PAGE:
). Similarly, approximately 18% (742 ha) tree covered area has been converted into agricultural lands, and most of these changes occurred in the peri-urban areas with lower elevation and slopes. It is not clear exactly what contributed to this change. It is important to note that this conversion took place in the areas far from the city area. It is also important to note that there has been a minimal change in tree-covered areas within the city limit (see Figure 3
, for instance). The shifting from fallow to agricultural is seasonal, largely driven by monsoon rainfall patterns, local economy, and the availability of agricultural labor. The water area occupies very little space of the valley and has not been changed much in last three decades.
During the ten years between 1989 and 1999, the built-up area increased by about 120%, whereby significant expansion took place along the major roads such as local roads, service roads, and access roads that link the outlying towns with the five municipalities (see Figure 2
and Figure 3
). The Kathmandu and Lalitpur municipalities experienced substantial growth in the built-up areas. The built-up areas were further expanded into the Madhyapur Thimi and Bhaktapur municipalities, and also in the southern parts of Duwakot and Jhaukhel VDCs. This growth of built-up area was primarily obtained by converting agricultural lands. Around 10% of the agricultural lands were converted into built-up areas in this period (see Table 6
). Our analysis also reveals that as distance increases away from these major roads, the built-up areas tend to be less dense with the presence of open space and agriculture land. In other words, households select the locations that reduce their travel time and hence the concentration of settlement along the 500 m of major road networks.
The most aggressive form of urban growth in the KV happened between the period 1999 and 2009, which also coincides with the booming period of the real estate market largely fueled by the influx of migrants from the countryside displaced by political turmoil and/or by stagnant growth in agricultural sector. During this period (1999–2009), the KV saw 117% growth in built-up areas. This expansion came at the expense of 18% agricultural lands (see Table 7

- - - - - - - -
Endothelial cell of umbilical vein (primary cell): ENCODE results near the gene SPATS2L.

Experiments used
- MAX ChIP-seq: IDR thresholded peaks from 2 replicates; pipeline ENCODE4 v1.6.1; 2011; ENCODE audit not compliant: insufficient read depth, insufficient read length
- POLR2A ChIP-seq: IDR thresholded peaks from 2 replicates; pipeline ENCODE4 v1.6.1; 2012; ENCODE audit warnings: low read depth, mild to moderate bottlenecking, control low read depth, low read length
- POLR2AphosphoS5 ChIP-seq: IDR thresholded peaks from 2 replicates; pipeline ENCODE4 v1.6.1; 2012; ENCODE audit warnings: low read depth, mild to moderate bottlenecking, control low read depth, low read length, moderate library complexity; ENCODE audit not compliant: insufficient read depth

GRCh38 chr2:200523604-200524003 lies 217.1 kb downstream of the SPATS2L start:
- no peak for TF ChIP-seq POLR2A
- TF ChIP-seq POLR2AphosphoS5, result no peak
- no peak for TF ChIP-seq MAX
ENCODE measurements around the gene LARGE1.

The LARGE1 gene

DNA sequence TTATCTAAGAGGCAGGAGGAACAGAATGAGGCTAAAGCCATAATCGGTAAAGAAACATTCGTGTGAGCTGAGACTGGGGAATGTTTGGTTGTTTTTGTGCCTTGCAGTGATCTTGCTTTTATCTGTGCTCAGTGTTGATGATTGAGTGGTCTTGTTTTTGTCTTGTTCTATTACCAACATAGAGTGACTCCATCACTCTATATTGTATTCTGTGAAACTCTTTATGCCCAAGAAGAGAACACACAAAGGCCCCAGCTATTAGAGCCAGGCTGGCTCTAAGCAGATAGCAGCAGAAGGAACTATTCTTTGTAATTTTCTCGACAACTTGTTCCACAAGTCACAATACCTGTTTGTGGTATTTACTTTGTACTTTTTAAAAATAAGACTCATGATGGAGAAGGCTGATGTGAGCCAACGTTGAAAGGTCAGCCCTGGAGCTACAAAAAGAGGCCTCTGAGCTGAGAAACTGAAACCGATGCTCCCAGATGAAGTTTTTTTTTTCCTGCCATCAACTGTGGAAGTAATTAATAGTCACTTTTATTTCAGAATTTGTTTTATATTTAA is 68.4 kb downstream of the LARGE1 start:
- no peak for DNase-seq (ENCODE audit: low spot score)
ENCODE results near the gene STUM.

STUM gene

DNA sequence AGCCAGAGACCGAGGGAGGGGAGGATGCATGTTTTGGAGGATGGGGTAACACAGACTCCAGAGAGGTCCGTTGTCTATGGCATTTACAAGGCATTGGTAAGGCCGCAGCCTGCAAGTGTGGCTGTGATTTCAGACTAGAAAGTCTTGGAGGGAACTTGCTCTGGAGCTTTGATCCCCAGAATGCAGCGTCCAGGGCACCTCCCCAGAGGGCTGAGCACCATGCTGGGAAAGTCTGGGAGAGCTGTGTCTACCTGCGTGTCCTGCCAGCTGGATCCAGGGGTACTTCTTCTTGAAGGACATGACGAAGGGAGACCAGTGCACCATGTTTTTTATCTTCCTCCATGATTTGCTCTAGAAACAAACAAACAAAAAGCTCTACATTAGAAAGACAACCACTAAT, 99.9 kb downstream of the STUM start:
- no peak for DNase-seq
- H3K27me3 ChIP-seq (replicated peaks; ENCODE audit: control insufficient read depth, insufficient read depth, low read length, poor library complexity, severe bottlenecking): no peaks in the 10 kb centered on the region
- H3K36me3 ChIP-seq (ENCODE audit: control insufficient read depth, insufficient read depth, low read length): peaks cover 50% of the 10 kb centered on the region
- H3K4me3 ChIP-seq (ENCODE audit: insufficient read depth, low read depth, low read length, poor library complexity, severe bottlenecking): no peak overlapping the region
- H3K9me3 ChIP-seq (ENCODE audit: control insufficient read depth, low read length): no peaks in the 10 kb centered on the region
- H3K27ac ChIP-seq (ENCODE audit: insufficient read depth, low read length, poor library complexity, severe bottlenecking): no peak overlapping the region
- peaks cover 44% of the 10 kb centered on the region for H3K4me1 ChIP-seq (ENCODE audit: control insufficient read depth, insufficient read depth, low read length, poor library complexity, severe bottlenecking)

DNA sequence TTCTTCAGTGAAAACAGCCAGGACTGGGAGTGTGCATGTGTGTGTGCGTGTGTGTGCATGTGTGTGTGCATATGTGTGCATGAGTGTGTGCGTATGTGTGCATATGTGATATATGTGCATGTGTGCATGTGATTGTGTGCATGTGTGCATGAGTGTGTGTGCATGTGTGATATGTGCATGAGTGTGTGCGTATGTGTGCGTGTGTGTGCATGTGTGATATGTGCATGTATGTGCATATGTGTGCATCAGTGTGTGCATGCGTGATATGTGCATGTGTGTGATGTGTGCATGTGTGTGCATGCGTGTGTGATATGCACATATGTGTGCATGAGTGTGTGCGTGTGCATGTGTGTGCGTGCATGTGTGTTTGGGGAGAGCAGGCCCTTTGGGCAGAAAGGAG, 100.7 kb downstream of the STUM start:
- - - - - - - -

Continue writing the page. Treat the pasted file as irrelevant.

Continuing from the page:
). The majority of this expansion occurred in Kathmandu and Lalitpur municipal areas, and for the first time in history, entire areas of these municipalities became urbanized (see Figure 3
). The built-up area further stretched to eastward VDCs (i.e., Tathali, Sudal) expanding further beyond the Bhaktapur municipal boundary. In this decade, new built-up areas were established in the southeastern VDCs (e.g., Balkot, Tikathali, Sirutar, Lubhu), and along the major roads connecting the valley to the rest of the country. During this period, the valley also observed a substantial loss of forest cover whereby about 36% of the tree-covered area were cleared up for agriculture purpose. The rapid growth of built-up areas pushed the farmers to clear up the forest and expand agriculture on the foothills (see Figure 3
). Overall, this fast growth of built-up areas during 1989–2009 can be attributed to the spike in real estate market, massive urban in-migration compounded by political instability in the countryside.
For the period between 2009 and 2016, two major LULC changes are worth noting: (1) forest area has been in a relatively stable condition in the central KV and is slowly beginning to expand in the outer margins, and (2) the aggressive urban growth of the 1999–2009 period has somewhat slowed down in the last ten years. The further expansion of forest areas in the KV outskirts, particularly in the northwestern part is notable; however, it is unclear which proximate causes are driving this change. One potential cause is that this area covers the Shivpuri Nagarjun National Park, which was formerly a watershed and wildlife reserve, but it was upgraded to a national park status in 2002 to more aggressively protect the forest areas and watershed vital to the water supply of the KV. Although the ground verification is needed, the areas in higher elevation and slopes that are adjacent to these forest areas are likely to have gained forest coverage. There are also some community forests located near those forest patches, where communities are taking more active roles in managing forest resources. One could argue that except for the protected forests, most forest patches are heavily fragmented, which is often consistent with reported cases of land fragmentation in the peri-urban area or urban fringes (see [49